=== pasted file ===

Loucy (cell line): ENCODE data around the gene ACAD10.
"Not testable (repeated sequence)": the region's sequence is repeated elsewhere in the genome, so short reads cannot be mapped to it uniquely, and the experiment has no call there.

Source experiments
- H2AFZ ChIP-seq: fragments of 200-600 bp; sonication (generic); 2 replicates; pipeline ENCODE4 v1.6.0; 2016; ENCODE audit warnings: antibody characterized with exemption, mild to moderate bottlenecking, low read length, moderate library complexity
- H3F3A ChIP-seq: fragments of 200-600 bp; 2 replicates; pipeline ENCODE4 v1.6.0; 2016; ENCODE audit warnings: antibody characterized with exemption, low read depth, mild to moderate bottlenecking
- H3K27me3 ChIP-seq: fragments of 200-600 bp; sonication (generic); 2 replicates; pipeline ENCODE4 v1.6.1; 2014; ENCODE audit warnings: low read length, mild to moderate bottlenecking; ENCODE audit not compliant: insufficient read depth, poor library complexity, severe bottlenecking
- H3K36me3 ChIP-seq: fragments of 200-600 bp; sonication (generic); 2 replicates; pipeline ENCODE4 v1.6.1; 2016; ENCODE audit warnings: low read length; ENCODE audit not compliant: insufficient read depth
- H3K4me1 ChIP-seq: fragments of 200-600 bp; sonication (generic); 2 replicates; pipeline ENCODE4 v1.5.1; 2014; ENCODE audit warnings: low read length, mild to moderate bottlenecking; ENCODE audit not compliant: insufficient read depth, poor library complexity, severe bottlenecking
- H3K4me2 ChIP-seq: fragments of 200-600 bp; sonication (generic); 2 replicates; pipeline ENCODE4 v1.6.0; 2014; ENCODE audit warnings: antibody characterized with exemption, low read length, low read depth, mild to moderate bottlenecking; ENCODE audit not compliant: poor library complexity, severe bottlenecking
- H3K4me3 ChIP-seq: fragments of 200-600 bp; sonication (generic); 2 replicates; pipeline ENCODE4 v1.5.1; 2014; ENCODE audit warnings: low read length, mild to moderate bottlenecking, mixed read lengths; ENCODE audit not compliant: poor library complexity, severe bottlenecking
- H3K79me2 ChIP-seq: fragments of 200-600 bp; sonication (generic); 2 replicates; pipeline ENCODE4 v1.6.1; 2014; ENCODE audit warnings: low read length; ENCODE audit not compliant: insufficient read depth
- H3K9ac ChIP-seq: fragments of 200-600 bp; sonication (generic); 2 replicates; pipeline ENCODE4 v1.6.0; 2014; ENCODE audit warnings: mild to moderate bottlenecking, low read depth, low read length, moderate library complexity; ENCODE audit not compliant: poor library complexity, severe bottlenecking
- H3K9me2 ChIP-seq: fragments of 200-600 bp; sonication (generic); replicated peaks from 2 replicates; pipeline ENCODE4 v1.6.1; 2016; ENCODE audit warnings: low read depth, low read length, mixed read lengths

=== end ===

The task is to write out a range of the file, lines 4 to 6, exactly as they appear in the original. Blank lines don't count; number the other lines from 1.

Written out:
- H2AFZ ChIP-seq: fragments of 200-600 bp; sonication (generic); 2 replicates; pipeline ENCODE4 v1.6.0; 2016; ENCODE audit warnings: antibody characterized with exemption, mild to moderate bottlenecking, low read length, moderate library complexity
- H3F3A ChIP-seq: fragments of 200-600 bp; 2 replicates; pipeline ENCODE4 v1.6.0; 2016; ENCODE audit warnings: antibody characterized with exemption, low read depth, mild to moderate bottlenecking
- H3K27me3 ChIP-seq: fragments of 200-600 bp; sonication (generic); 2 replicates; pipeline ENCODE4 v1.6.1; 2014; ENCODE audit warnings: low read length, mild to moderate bottlenecking; ENCODE audit not compliant: insufficient read depth, poor library complexity, severe bottlenecking